The Honda Grand Prix of St. Petersburg showcased the highest level of skill and competition starting the season with strong attendance, indicating the importance of racing in the City of St. Petersburg. After more than five months off, drivers, teams and fans returned to the track for a weekend of speed and excitement.
“This was a wonderful start for the 2011 series,” Tim Ramsberger, Vice President and General Manager of the Honda Grand Prix of St. Petersburg. “It was fun, full of action, exactly what IndyCar is all about. It’s always a challenge to be the first race of the season, but it’s very satisfying the way we were able to put everything together.”
The event got off to an exciting start as Turn 1 was the site of multiple collisions after just seconds of racing. Despite the difficulties, Dario Franchitti persevered to capture the coveted first win of the IZOD IndyCar Series season. The 2010 series champion secured the much-deserved win after pulling away from the field through the second half of the race.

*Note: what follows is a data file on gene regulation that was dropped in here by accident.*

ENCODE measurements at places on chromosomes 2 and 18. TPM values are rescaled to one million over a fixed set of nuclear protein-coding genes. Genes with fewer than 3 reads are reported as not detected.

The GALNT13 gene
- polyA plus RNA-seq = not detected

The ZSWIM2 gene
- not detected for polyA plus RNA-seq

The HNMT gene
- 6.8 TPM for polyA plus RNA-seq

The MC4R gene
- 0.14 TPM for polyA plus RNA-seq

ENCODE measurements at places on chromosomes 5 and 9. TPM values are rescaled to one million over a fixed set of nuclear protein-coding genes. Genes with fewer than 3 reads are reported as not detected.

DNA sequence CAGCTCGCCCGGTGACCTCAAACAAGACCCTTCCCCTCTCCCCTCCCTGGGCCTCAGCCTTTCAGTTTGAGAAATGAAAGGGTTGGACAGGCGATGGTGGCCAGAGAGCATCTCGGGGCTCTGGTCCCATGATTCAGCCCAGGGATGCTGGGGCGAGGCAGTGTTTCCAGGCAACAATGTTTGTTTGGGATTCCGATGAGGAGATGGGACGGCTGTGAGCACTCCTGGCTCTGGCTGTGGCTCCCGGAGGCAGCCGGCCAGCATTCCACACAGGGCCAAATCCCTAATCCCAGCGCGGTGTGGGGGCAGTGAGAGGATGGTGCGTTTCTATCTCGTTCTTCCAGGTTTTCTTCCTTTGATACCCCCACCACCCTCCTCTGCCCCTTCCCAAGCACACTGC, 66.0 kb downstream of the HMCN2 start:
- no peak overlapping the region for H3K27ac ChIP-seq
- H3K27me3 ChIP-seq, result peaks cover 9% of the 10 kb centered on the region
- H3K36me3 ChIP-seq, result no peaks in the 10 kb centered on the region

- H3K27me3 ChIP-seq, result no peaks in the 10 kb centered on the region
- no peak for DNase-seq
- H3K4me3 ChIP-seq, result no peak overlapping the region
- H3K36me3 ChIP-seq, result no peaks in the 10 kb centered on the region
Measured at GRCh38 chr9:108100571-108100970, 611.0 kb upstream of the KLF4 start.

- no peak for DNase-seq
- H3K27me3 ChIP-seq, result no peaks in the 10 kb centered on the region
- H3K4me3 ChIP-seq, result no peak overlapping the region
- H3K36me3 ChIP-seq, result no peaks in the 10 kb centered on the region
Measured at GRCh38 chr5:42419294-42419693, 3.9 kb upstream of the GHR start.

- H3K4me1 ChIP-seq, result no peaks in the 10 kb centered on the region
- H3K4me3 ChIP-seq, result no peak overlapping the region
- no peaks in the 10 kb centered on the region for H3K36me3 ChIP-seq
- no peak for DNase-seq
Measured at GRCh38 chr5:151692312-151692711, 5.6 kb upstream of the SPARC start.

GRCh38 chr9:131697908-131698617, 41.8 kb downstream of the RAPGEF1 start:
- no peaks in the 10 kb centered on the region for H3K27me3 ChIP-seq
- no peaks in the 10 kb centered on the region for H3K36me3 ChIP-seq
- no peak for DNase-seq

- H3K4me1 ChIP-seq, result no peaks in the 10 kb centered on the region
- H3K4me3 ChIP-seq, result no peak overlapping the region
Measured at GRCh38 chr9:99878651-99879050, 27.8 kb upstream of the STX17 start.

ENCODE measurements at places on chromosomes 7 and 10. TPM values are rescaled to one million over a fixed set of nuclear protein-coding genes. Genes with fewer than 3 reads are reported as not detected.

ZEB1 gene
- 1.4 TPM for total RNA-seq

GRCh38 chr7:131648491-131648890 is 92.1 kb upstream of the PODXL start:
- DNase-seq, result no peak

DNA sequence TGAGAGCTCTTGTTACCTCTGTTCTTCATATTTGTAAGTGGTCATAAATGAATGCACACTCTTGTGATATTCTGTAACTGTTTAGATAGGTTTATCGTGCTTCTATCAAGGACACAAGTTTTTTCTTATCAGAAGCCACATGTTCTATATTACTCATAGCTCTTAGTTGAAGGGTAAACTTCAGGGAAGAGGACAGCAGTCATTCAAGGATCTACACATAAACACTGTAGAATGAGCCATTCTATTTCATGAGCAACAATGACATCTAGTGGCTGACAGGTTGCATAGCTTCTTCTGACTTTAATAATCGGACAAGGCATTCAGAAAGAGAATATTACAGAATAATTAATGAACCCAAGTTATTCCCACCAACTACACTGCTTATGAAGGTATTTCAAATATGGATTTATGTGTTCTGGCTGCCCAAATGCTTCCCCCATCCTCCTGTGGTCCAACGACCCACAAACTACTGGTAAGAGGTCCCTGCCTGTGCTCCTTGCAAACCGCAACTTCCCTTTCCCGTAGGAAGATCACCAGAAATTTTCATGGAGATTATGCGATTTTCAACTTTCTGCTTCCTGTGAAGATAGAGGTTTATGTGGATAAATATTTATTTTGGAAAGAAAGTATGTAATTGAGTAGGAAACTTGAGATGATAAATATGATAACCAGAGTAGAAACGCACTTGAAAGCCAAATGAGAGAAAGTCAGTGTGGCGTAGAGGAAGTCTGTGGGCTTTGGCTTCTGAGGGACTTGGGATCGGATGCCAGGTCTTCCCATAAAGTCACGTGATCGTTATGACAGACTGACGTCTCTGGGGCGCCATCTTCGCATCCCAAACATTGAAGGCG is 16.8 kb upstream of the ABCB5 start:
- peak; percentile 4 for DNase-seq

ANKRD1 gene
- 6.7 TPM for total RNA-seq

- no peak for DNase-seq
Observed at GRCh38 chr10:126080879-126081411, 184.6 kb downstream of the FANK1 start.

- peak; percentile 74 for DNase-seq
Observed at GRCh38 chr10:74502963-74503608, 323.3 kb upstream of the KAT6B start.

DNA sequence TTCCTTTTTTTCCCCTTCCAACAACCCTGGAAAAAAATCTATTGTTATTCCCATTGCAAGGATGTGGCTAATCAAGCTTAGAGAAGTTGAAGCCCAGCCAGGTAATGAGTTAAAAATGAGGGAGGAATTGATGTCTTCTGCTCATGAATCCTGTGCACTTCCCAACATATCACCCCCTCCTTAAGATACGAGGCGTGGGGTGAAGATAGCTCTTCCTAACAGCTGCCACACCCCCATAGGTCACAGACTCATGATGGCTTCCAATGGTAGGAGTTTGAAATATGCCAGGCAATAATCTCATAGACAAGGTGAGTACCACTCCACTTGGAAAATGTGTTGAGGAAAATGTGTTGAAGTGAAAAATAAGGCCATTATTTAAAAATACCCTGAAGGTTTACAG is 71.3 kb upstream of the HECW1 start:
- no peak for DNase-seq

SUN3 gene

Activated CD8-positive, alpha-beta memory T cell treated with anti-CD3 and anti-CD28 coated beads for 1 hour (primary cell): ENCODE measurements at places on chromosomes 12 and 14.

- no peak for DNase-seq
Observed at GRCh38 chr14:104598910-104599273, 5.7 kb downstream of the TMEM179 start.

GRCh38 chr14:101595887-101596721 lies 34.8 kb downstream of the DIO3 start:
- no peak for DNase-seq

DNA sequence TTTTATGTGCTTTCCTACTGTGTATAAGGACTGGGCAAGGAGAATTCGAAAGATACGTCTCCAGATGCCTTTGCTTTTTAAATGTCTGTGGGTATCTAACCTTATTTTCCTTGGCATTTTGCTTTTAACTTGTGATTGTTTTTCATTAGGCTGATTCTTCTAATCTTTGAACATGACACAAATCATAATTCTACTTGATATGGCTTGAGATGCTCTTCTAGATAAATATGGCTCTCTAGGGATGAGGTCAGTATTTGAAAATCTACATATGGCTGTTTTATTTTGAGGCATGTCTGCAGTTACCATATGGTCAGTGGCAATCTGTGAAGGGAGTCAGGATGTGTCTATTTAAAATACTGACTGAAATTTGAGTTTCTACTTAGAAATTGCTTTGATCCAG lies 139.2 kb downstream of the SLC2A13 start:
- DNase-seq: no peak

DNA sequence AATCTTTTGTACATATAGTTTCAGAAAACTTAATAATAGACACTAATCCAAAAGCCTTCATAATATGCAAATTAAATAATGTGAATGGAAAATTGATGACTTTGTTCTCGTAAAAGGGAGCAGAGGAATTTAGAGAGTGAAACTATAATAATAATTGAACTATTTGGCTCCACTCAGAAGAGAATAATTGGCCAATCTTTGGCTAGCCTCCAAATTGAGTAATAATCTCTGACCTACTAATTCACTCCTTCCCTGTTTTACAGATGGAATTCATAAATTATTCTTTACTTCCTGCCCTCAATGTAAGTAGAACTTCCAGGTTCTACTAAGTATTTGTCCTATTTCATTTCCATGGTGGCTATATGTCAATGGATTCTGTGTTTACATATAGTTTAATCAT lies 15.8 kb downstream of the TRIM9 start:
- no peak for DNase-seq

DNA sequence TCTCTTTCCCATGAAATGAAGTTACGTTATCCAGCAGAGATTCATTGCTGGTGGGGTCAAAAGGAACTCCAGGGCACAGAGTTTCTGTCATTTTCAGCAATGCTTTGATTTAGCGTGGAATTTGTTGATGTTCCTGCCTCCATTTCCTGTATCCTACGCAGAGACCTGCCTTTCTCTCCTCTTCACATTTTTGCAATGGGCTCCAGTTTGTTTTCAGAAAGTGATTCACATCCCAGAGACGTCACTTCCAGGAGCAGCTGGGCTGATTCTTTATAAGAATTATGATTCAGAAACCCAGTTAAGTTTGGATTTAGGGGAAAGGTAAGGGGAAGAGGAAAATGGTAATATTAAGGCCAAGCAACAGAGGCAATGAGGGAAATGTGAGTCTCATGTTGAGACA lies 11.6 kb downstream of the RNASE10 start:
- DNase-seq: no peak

“This was a fantastic weekend of racing and we appreciated having Mother Nature on our side this year,” said Mayor Bill Foster. “Attendance was even stronger than last year, proving just how important this event is to the City of St. Petersburg.”
The ceremonial opening lap of the race paid tribute to the three officers from the City of St. Petersburg Police Department who were killed in the line of duty this year. Helio Castroneves honored the officers with a decal on his No. 3 Penske Racing IndyCar.
"This was a great way to start our season," said Randy Bernard, Chief Executive Officer of INDYCAR. "The crowd was exceptional, the weather was perfect and the competition was exciting. We're looking forward to continuing the excitement at the Honda Indy Grand Prix of Alabama in two weeks."
Copyright 1999-2014 | AutoRacing1 is an
independent internet online publication and is not affiliated with, sponsored by, or endorsed
by IndyCar, NASCAR, FIA, Sprint, or any other series sponsor.
This material may not be published, broadcast, or redistributed without